A STAR IS BORN
Director: Bradley Cooper
Screenwriters: Eric Roth, Bradley Cooper and Will Fetters, based on the 1954 version by Moss Hart, the 1976 version by John Gregory Dunne, Joan Didion and Frank Pierson, and the original story by William Wellman and Robert Carson.
Andrew Dice Clay
Runtime: 136 mins.
Australian release date: 18 October 2018
Previewed at: Event Cinemas, George Street, Sydney, on 8 October 2018.
A Star Is Born has had a number of incarnations - including a Bollywood one, Aashiqui aka English Romance in 2013 - and this current iteration joins the list; its predecessors include versions featuring Barbra Streisand and Kris Kristofferson in 1976, Judy Garland and James Mason in 1954, and Janet Gaynor and Fredric March in 1937. This time around, the love-story centres on Lady Gaga and Bradley Cooper, and it’s also Cooper’s directorial debut, which is quite a bold choice for an initial effort. Being such a well-known title and having such illustrious forebears, comparisons will be inevitable. So, how does it compare? Happily, it stands up pretty well and it makes you realise (if you didn’t know already) just how incredibly talented Gaga is, especially as it’s her feature film debut too. It also shows that Cooper has pretty fine musical ability himself and it feels like the duo made an authentic connection. There’s real chemistry in their pairing.
Desperate for a drink, an ageing, alcoholic, country-rock singer, Jackson ‘Jack’ Maine (Bradley Cooper), winds up in a drag bar on the drive to yet another gig and spots Ally (Lady Gaga), an occasional singer in the nightclub, singing La Vie en Rose. Ally, like many struggling artists, has to earn her bread and butter waitressing while hoping that one day her luck may change and, on this fateful day, it does. Jack immediately picks up on her natural talent and offers to help her. It turns out that their meeting alters both their lives and they embark on a relationship that becomes both personal and, for a time, professional. Soon though, Ally is encouraged to branch out on her own and Jack’s life begins to fall apart as the result of Ally’s new-found fame. As her star rises, his wanes and his drinking becomes more and more excessive until it destroys his long-term partnership with his older brother Bobby (Sam Elliot), who’s his confidante and manager.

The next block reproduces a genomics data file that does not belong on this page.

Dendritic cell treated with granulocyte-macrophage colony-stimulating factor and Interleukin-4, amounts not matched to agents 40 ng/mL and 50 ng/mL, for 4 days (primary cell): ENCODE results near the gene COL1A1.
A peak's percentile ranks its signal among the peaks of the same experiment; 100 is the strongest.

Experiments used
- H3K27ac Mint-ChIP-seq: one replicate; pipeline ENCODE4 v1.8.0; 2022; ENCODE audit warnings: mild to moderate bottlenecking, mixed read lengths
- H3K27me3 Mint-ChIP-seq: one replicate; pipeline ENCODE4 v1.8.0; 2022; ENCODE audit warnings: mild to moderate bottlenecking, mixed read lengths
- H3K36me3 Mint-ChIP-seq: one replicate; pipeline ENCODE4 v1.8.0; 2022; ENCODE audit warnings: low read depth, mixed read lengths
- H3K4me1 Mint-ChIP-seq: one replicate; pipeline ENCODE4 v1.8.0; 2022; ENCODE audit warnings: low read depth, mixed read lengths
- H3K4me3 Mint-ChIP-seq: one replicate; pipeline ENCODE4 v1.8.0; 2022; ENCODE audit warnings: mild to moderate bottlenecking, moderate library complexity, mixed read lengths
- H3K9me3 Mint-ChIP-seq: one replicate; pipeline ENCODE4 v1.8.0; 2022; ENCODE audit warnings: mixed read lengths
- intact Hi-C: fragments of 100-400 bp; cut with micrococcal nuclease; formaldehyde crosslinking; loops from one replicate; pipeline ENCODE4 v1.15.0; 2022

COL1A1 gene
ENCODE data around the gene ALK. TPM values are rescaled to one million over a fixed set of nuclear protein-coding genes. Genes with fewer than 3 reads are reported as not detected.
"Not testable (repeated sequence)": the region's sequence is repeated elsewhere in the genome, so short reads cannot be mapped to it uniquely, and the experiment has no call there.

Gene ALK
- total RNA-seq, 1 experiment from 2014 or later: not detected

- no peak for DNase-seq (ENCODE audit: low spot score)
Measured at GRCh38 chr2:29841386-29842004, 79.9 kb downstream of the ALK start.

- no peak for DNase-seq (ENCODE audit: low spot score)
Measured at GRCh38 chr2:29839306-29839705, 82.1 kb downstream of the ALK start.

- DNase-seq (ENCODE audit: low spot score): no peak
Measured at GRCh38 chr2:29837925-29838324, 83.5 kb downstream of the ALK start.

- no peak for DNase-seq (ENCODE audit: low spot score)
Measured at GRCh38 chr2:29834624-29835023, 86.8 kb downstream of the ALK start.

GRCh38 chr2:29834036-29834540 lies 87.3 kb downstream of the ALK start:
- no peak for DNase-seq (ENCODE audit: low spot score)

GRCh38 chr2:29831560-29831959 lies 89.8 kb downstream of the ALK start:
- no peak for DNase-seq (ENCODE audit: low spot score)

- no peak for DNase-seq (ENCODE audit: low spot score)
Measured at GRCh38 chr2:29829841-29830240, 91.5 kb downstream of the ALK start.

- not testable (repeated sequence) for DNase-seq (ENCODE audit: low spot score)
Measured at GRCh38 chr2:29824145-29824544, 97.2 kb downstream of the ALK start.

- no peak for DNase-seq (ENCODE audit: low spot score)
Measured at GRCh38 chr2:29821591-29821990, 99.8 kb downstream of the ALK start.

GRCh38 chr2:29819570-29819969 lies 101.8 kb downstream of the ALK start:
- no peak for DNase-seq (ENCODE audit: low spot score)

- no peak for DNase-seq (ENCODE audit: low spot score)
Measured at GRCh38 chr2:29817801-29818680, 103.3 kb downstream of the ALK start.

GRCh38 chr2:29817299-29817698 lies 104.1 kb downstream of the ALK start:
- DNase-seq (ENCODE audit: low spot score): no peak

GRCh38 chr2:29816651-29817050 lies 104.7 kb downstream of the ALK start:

All sound familiar? It should, because this version of A Star Is Born doesn’t stray too far from the others, but it is a refreshing, modern-day take on the story that’s believable in its examination of fame and its impact on relationships. The pairing of Gaga and Cooper is the main attraction and, as their love affair develops and then starts to crack under pressure, it features heart-breaking performances from both actor/singers. The many musical numbers are a treat and Gaga’s ‘Little Monsters’ (as she affectionately refers to her fans) won’t be disappointed. Cooper is a highly impressive guitarist and vocalist in his own right and could make a recording career for himself if he ever tired of acting. He’s very good. His direction of the film is assured, too. It opens strongly and, unlikely as Jack and Ally’s meeting is, you have no trouble running with it. Where it lags somewhat is in the mid-section, before it picks up again for the denouement. At 136 minutes, it would have benefitted from a trim and a little tightening of the dialogue.
A Star Is Born will bring back memories of its most recent predecessor for many, the one starring Streisand and Kristofferson, but Cooper has successfully put his own stamp on the story. The casting of Lady Gaga will surely pay off in spades, as the 1976 film did with Streisand, and it is bound to be a hit at the box office. It may even garner a nomination or two at the up-coming Academy Awards, not least for the music (all the songs were performed live, not lip-synched), and the soundtrack’s lead single, Shallow.